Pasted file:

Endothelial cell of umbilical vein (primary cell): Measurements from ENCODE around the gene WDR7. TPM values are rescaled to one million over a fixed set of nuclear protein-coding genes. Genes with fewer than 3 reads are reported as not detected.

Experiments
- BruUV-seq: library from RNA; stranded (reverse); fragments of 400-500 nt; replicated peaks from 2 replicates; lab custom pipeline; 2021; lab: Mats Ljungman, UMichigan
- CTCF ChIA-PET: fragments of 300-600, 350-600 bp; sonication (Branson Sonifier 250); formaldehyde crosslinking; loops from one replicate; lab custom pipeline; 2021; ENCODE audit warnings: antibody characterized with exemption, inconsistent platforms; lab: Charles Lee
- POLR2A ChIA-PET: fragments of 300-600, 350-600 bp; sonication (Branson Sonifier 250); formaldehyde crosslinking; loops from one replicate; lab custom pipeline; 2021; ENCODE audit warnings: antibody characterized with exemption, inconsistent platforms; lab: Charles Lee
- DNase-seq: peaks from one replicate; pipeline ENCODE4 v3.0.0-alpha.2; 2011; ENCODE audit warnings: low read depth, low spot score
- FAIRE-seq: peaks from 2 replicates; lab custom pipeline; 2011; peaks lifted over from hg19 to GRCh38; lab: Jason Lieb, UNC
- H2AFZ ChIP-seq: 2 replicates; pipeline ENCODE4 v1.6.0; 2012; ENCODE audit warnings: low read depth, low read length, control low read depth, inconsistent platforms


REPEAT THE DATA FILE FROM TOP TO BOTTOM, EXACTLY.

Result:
Endothelial cell of umbilical vein (primary cell): Measurements from ENCODE around the gene WDR7. TPM values are rescaled to one million over a fixed set of nuclear protein-coding genes. Genes with fewer than 3 reads are reported as not detected.

Experiments
- BruUV-seq: library from RNA; stranded (reverse); fragments of 400-500 nt; replicated peaks from 2 replicates; lab custom pipeline; 2021; lab: Mats Ljungman, UMichigan
- CTCF ChIA-PET: fragments of 300-600, 350-600 bp; sonication (Branson Sonifier 250); formaldehyde crosslinking; loops from one replicate; lab custom pipeline; 2021; ENCODE audit warnings: antibody characterized with exemption, inconsistent platforms; lab: Charles Lee
- POLR2A ChIA-PET: fragments of 300-600, 350-600 bp; sonication (Branson Sonifier 250); formaldehyde crosslinking; loops from one replicate; lab custom pipeline; 2021; ENCODE audit warnings: antibody characterized with exemption, inconsistent platforms; lab: Charles Lee
- DNase-seq: peaks from one replicate; pipeline ENCODE4 v3.0.0-alpha.2; 2011; ENCODE audit warnings: low read depth, low spot score
- FAIRE-seq: peaks from 2 replicates; lab custom pipeline; 2011; peaks lifted over from hg19 to GRCh38; lab: Jason Lieb, UNC
- H2AFZ ChIP-seq: 2 replicates; pipeline ENCODE4 v1.6.0; 2012; ENCODE audit warnings: low read depth, low read length, control low read depth, inconsistent platforms